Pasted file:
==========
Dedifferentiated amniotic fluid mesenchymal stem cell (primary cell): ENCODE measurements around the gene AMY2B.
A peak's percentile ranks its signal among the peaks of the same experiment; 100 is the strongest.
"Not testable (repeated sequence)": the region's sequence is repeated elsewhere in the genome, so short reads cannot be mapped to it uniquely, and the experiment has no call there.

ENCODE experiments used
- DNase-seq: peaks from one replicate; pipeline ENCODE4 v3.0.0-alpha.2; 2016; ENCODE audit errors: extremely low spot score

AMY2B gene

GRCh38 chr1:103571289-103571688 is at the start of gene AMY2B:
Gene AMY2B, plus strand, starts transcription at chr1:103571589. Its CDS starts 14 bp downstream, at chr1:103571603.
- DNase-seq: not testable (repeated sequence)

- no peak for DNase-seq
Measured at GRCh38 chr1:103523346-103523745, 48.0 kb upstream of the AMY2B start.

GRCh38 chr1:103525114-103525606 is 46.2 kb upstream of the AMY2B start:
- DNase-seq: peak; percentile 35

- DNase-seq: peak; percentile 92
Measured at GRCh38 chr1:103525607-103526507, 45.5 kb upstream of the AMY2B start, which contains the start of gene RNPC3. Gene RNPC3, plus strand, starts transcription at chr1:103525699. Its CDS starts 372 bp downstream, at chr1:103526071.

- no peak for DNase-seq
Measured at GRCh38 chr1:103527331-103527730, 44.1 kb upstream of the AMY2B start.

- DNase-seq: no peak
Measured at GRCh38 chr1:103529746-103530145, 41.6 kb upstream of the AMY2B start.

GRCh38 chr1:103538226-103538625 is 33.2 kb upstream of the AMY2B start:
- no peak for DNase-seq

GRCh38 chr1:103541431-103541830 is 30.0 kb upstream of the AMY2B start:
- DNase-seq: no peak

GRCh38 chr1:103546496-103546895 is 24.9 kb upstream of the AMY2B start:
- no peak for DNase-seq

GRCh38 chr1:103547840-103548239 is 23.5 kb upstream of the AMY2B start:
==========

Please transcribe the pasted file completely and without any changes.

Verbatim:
Dedifferentiated amniotic fluid mesenchymal stem cell (primary cell): ENCODE measurements around the gene AMY2B.
A peak's percentile ranks its signal among the peaks of the same experiment; 100 is the strongest.
"Not testable (repeated sequence)": the region's sequence is repeated elsewhere in the genome, so short reads cannot be mapped to it uniquely, and the experiment has no call there.

ENCODE experiments used
- DNase-seq: peaks from one replicate; pipeline ENCODE4 v3.0.0-alpha.2; 2016; ENCODE audit errors: extremely low spot score

AMY2B gene

GRCh38 chr1:103571289-103571688 is at the start of gene AMY2B:
Gene AMY2B, plus strand, starts transcription at chr1:103571589. Its CDS starts 14 bp downstream, at chr1:103571603.
- DNase-seq: not testable (repeated sequence)

- no peak for DNase-seq
Measured at GRCh38 chr1:103523346-103523745, 48.0 kb upstream of the AMY2B start.

GRCh38 chr1:103525114-103525606 is 46.2 kb upstream of the AMY2B start:
- DNase-seq: peak; percentile 35

- DNase-seq: peak; percentile 92
Measured at GRCh38 chr1:103525607-103526507, 45.5 kb upstream of the AMY2B start, which contains the start of gene RNPC3. Gene RNPC3, plus strand, starts transcription at chr1:103525699. Its CDS starts 372 bp downstream, at chr1:103526071.

- no peak for DNase-seq
Measured at GRCh38 chr1:103527331-103527730, 44.1 kb upstream of the AMY2B start.

- DNase-seq: no peak
Measured at GRCh38 chr1:103529746-103530145, 41.6 kb upstream of the AMY2B start.

GRCh38 chr1:103538226-103538625 is 33.2 kb upstream of the AMY2B start:
- no peak for DNase-seq

GRCh38 chr1:103541431-103541830 is 30.0 kb upstream of the AMY2B start:
- DNase-seq: no peak

GRCh38 chr1:103546496-103546895 is 24.9 kb upstream of the AMY2B start:
- no peak for DNase-seq

GRCh38 chr1:103547840-103548239 is 23.5 kb upstream of the AMY2B start: